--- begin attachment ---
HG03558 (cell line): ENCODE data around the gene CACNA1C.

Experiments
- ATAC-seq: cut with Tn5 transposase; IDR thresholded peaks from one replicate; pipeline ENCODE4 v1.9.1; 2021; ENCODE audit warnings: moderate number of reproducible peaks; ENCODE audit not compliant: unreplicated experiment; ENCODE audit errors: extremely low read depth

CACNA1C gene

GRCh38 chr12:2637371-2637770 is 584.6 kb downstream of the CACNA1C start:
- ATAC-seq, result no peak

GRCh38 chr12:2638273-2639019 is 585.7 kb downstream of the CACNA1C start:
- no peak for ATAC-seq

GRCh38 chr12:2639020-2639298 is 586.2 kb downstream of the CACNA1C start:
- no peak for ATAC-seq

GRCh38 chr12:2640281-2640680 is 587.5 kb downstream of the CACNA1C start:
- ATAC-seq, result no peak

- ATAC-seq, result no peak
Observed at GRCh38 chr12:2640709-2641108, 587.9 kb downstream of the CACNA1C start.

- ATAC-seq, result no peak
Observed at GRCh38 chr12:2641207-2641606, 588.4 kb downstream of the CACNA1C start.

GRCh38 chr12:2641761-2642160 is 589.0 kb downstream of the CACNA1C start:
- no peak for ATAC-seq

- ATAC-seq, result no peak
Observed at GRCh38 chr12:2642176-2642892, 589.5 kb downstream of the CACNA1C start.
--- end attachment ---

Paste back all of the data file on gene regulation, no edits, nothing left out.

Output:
HG03558 (cell line): ENCODE data around the gene CACNA1C.

Experiments
- ATAC-seq: cut with Tn5 transposase; IDR thresholded peaks from one replicate; pipeline ENCODE4 v1.9.1; 2021; ENCODE audit warnings: moderate number of reproducible peaks; ENCODE audit not compliant: unreplicated experiment; ENCODE audit errors: extremely low read depth

CACNA1C gene

GRCh38 chr12:2637371-2637770 is 584.6 kb downstream of the CACNA1C start:
- ATAC-seq, result no peak

GRCh38 chr12:2638273-2639019 is 585.7 kb downstream of the CACNA1C start:
- no peak for ATAC-seq

GRCh38 chr12:2639020-2639298 is 586.2 kb downstream of the CACNA1C start:
- no peak for ATAC-seq

GRCh38 chr12:2640281-2640680 is 587.5 kb downstream of the CACNA1C start:
- ATAC-seq, result no peak

- ATAC-seq, result no peak
Observed at GRCh38 chr12:2640709-2641108, 587.9 kb downstream of the CACNA1C start.

- ATAC-seq, result no peak
Observed at GRCh38 chr12:2641207-2641606, 588.4 kb downstream of the CACNA1C start.

GRCh38 chr12:2641761-2642160 is 589.0 kb downstream of the CACNA1C start:
- no peak for ATAC-seq

- ATAC-seq, result no peak
Observed at GRCh38 chr12:2642176-2642892, 589.5 kb downstream of the CACNA1C start.